On Thursday RealNetworks Inc., the company responsible for the long-standing RealAudio, RealPlayer and GameHouse platforms, said it signed an agreement to sell "a significant number" of its patents and its next generation video codec software to Intel for a purchase price of $120 million USD. The agreement grants RealNetworks certain rights to continue to use the patents in current and future products while pocketing the money.
In the early days when the Internet was creeping into consumer homes, RealNetworks was quite popular, known for streaming audio and video to desktops. As of 2000, more than 85-percent of streaming content on the Internet was in Real format. However the company, which depended on selling streaming media server software, saw Microsoft and Apple cannibalize its revenue, as both rivals offered similar solutions absolutely free.
Unable to compete, RealNetworks changed gears and purchased Rhapsody from Listen.com in 2003 which was eventually spun off as the current separate entity on April 6, 2010. In 2004, the company launched a music store which featured its own Helix DRM scheme, but was limited to just a few supporting devices. To get around this, RealNetworks then developed a "wrapper" which would essentially allow the Helix DRM to work on iPods and WMA-compatible devices. However as of September 11, 2011, all music purchased before July 2008 would no longer have renewed DRM, rendering the files unusable.
The company also released RealDVD for backing up movies from purchases DVDs, but was quickly barred from distributing the software by a court injunction because it also backed up DVDs consumers didn't legally own.
But now Intel owns approximately 190 RealNetwork patents, 170 patent applications and next generation video codec software. It will be interesting to see what the chip manufacturer will do -- embed some of this technology into its CPUs, GPUs and mobile SoCs, no less.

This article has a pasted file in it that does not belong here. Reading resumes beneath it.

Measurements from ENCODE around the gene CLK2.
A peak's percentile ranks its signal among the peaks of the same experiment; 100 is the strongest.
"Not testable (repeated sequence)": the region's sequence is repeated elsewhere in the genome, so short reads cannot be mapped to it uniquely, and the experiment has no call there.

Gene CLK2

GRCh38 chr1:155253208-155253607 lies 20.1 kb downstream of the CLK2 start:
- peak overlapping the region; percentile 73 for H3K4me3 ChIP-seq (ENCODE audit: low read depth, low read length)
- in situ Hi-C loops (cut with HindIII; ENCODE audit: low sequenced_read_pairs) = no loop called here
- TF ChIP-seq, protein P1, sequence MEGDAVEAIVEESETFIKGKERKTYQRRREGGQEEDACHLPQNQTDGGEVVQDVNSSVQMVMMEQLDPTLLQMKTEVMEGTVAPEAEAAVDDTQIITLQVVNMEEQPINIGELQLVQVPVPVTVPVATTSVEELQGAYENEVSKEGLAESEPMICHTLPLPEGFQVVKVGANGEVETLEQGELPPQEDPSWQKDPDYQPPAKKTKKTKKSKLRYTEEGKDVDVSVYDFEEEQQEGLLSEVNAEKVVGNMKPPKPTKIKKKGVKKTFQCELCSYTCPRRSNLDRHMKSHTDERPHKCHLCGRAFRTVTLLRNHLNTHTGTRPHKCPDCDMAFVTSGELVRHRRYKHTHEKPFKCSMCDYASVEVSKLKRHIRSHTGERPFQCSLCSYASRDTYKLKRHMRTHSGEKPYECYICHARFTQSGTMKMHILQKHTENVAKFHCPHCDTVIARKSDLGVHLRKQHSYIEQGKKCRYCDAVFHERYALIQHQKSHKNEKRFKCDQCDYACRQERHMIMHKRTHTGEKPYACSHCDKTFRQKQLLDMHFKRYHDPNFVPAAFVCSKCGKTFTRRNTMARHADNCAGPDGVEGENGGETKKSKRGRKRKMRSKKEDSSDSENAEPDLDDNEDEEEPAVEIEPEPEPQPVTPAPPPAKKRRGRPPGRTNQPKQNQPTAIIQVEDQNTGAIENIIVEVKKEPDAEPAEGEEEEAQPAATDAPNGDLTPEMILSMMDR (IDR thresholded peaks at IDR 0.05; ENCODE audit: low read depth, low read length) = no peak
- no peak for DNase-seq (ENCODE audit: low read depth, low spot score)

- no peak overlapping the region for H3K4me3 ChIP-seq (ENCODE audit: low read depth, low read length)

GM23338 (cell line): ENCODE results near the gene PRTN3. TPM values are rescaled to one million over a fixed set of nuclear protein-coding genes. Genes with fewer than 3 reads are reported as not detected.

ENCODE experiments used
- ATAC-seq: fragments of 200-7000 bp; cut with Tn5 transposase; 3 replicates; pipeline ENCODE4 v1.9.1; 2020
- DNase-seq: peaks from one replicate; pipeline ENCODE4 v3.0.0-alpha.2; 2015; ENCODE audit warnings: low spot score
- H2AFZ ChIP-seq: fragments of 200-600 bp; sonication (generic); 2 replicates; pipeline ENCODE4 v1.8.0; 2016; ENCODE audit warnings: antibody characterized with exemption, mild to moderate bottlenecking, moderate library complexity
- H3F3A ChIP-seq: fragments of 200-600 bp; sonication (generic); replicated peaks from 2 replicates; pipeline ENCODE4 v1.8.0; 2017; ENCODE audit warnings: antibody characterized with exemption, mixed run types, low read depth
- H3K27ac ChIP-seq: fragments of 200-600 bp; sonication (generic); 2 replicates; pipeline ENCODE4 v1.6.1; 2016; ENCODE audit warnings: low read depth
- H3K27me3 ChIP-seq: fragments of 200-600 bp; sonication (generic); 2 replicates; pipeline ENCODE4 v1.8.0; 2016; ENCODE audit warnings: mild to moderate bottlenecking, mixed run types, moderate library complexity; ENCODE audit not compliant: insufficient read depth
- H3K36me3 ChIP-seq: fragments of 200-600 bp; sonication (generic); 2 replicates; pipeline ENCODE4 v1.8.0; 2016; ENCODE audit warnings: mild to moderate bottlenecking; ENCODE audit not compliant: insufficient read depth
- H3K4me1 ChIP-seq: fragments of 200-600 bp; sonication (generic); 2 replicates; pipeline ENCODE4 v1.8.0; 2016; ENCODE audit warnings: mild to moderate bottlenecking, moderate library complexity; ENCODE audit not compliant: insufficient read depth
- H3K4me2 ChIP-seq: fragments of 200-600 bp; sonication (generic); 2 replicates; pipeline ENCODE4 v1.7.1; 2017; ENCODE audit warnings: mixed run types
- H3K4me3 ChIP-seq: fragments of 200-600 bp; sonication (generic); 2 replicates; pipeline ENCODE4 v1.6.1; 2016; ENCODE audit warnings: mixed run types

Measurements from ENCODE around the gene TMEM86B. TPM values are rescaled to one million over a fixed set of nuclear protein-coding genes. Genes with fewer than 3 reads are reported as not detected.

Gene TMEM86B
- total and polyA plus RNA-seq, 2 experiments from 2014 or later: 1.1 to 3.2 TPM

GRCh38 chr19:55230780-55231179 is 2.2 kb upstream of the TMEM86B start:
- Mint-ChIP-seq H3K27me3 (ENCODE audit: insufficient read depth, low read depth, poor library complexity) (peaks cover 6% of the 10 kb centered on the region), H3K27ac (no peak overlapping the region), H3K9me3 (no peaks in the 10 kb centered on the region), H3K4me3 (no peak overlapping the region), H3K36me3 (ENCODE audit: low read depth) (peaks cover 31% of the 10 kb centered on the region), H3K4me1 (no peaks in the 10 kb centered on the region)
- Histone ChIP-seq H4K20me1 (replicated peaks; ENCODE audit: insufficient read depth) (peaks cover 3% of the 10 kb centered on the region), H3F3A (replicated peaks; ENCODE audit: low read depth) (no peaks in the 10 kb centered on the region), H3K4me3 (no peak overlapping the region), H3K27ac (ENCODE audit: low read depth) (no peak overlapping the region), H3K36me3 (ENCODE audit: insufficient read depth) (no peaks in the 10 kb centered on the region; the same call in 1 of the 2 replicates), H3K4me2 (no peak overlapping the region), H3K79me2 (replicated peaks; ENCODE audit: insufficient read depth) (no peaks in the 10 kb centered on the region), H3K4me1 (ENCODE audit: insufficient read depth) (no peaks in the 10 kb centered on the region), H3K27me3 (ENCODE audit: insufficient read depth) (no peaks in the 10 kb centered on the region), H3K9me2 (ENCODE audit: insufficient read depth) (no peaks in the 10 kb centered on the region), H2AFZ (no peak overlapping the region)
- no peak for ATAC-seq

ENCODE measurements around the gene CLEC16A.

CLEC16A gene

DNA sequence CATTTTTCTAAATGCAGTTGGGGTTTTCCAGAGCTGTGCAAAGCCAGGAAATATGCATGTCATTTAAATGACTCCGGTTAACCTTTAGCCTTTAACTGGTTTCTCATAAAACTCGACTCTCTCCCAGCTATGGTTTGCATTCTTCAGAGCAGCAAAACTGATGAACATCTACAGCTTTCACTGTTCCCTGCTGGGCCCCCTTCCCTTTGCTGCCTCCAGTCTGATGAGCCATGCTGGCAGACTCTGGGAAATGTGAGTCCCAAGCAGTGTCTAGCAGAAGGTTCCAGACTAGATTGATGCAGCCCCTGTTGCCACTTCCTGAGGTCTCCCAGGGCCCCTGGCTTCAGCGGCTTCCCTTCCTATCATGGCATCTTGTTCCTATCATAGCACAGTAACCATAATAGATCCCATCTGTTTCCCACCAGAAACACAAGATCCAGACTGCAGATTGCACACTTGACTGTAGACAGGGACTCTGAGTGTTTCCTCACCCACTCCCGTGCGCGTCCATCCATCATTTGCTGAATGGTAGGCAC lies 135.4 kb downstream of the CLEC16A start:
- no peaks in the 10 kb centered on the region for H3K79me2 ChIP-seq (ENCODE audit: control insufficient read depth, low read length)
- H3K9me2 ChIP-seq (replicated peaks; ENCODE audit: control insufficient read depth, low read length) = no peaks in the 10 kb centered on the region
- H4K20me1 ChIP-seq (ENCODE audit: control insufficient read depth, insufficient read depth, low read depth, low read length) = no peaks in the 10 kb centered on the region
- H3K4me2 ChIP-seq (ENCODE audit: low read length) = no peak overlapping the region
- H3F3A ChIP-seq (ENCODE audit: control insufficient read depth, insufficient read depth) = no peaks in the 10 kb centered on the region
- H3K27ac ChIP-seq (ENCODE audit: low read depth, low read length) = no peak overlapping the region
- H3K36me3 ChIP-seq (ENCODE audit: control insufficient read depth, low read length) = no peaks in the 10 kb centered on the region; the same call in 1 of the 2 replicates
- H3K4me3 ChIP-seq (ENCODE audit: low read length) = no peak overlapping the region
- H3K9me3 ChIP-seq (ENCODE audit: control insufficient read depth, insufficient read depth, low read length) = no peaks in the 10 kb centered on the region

"As the technology industry evolves towards an experience-centric model, users are demanding more media and graphics capabilities in their computing devices. The acquisition of these foundational media patents, additional patents and video codec software expands Intel's diverse and extensive portfolio of intellectual property," said Renée James, Intel senior vice president and general manager of the Software and Services Group. "We believe this agreement enhances our ability to continue to offer richer experiences and innovative solutions to end users across a wide spectrum of devices, including through Ultrabook devices, smartphones and digital media."
RealNetworks said it also signed a memorandum of understanding with Intel to collaborate on future support and development of the next-generation video codec software and related products. The company also doesn’t believe the sale will have any material impact on its businesses.
"Selling these patents to Intel unlocks some of the substantial and unrealized value of RealNetworks assets," said Thomas Nielsen, RealNetworks President and CEO. "It represents an extraordinary opportunity for us to generate additional capital to boost investments in new businesses and markets while still protecting our existing business."